Many insects, either deliberately or
accidentally, transfer pollen from one flower to
another, the act being called pollination.
Bees are particularly well equipped to make this
transfer because of the dense hairs that capture
the pollen grains (see Honey
Bees for a picture of a honey bee with
collected pollen). Pollen from one flower collects
on these hairs and is brushed off when the bee
visits another flower.
While honey bees are the best known
pollinators, many other bees are important as
well. Among the most important to gardeners and
orchardists are mason bees and bumble
bees (see Related Articles below). Mason bees are a bit smaller than honey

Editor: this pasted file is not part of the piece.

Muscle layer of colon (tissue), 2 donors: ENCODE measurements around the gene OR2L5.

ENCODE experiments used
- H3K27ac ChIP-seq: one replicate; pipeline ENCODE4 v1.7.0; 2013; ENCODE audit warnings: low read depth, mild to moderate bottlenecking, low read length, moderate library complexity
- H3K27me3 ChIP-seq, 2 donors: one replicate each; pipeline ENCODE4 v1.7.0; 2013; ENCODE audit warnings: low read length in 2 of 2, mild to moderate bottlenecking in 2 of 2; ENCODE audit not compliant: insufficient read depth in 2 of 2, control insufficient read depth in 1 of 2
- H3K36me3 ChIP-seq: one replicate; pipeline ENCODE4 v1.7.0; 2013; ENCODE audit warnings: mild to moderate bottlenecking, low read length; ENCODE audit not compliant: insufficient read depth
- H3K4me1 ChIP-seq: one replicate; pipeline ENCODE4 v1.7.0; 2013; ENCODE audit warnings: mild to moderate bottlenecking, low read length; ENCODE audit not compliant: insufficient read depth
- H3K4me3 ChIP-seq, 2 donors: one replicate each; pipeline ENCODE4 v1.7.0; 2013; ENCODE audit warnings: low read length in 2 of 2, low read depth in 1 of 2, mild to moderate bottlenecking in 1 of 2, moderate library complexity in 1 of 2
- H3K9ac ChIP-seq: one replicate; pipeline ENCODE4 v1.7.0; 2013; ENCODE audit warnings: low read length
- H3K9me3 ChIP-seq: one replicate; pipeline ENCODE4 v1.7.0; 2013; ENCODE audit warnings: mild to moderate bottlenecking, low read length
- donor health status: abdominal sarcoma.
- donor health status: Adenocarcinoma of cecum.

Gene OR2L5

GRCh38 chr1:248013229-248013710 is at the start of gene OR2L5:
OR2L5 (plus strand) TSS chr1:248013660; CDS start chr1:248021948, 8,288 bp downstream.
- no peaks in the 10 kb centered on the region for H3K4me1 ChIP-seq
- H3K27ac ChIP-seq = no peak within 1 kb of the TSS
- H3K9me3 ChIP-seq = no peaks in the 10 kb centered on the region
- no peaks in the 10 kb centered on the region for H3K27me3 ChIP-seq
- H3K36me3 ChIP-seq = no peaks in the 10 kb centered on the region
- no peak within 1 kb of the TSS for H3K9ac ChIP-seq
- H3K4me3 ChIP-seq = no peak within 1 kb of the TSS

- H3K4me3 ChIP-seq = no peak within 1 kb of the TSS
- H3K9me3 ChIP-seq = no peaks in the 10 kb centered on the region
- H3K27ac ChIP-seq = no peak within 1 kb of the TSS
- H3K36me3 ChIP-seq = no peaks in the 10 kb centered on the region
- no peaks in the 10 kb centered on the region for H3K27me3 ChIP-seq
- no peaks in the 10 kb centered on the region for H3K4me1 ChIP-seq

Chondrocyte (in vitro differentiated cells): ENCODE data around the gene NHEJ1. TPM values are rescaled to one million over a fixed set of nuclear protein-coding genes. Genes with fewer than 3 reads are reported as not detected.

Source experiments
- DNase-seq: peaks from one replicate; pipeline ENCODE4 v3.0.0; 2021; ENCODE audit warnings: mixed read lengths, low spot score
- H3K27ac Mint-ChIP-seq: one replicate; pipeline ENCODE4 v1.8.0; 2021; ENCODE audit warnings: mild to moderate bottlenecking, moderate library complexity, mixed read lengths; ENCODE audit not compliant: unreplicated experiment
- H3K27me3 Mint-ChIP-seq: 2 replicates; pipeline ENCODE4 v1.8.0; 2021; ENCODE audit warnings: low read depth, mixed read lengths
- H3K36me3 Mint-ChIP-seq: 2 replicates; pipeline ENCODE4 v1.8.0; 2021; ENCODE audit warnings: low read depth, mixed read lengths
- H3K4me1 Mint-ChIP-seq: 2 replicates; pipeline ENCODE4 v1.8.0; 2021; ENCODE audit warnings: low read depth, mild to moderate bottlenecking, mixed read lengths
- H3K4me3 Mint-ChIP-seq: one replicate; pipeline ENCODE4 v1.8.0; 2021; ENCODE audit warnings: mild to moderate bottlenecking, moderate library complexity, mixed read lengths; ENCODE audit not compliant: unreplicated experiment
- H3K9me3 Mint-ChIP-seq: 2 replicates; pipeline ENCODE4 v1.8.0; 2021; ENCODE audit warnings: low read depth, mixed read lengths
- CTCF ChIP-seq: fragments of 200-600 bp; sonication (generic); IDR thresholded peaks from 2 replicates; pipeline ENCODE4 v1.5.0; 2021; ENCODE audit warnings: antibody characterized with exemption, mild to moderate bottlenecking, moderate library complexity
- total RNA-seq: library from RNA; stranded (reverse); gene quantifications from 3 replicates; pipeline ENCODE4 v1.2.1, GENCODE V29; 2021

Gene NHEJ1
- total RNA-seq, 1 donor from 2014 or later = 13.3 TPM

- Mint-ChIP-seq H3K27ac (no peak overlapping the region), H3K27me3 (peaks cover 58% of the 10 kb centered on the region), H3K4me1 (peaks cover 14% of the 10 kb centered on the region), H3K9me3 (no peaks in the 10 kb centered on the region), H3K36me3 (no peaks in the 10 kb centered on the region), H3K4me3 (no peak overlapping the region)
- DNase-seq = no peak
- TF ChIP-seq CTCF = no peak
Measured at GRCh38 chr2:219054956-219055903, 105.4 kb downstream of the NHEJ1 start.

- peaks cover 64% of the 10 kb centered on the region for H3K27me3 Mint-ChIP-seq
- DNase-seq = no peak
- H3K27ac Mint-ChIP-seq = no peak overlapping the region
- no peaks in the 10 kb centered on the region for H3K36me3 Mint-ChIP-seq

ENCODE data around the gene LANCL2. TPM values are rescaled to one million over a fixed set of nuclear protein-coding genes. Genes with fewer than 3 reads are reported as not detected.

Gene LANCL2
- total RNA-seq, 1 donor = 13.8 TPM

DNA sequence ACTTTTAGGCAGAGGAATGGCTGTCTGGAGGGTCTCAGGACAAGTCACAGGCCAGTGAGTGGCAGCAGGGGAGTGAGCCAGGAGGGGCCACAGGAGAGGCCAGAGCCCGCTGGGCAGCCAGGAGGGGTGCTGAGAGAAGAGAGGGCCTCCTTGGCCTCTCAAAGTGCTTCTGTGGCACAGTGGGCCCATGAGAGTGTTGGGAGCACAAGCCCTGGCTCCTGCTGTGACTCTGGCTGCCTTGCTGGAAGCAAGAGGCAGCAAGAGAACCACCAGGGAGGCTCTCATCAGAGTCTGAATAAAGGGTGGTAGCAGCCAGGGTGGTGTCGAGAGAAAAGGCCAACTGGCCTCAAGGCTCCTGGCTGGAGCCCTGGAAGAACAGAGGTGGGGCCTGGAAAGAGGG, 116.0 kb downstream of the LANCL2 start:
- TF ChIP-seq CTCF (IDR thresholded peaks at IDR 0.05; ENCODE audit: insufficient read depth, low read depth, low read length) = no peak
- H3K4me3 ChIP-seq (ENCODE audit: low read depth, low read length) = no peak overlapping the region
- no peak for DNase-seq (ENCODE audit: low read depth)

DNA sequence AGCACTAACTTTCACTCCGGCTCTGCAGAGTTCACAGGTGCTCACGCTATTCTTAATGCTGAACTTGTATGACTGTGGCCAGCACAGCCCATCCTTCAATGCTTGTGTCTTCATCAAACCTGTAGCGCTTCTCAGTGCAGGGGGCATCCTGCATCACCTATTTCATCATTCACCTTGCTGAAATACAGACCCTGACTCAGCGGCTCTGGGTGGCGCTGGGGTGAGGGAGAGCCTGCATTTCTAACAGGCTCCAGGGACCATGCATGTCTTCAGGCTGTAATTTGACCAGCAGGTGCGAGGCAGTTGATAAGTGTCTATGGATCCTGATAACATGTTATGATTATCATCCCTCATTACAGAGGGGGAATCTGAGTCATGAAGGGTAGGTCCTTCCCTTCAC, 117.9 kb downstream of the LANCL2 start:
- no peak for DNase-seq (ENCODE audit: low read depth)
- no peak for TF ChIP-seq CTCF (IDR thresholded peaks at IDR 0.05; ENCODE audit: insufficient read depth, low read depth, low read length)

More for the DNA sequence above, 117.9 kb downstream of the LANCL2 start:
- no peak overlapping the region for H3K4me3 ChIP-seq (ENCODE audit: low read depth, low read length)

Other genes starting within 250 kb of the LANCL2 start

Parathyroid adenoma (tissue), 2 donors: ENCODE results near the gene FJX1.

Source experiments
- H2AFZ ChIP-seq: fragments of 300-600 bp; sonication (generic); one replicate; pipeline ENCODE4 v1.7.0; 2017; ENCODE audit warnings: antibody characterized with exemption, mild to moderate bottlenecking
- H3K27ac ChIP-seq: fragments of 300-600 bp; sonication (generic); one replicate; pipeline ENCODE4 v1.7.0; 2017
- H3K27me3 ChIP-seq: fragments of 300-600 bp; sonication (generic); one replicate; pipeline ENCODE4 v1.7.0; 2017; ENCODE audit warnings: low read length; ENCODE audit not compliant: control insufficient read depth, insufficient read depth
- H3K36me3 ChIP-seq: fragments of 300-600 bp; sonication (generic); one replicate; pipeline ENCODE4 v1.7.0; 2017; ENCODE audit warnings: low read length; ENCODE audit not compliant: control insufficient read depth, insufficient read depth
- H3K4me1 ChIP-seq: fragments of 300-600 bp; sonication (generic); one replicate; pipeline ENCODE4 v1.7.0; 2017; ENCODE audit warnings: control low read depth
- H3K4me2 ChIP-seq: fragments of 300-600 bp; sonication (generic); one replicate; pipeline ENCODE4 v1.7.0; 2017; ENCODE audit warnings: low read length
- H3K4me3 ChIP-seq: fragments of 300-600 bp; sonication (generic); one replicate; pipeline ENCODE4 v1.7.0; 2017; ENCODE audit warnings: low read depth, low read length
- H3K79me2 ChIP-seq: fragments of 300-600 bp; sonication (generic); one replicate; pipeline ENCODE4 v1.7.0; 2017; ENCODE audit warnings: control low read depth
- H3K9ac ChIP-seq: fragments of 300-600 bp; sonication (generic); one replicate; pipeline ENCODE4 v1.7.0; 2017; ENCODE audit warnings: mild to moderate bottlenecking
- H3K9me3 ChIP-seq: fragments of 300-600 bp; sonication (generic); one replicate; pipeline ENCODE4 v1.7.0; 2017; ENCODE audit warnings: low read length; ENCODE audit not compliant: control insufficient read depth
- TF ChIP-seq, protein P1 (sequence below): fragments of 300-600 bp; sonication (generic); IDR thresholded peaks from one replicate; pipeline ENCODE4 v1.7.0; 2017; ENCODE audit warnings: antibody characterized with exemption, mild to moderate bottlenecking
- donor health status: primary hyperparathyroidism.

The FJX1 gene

bees and blue/black in color (see photo). They
don't live in colonies but rather nest
individually in small cavities or holes. They are
excellent pollinators but do not produce honey.
Many gardeners construct nest blocks to encourage
mason bees in their gardens and orchards.
TO RAISE AND MANAGE ORCHARD MASON BEES FOR THE
HOME GARDEN See this North Carolina
Extension publication for a plan to build a mason
bee nest block.
What are Bumble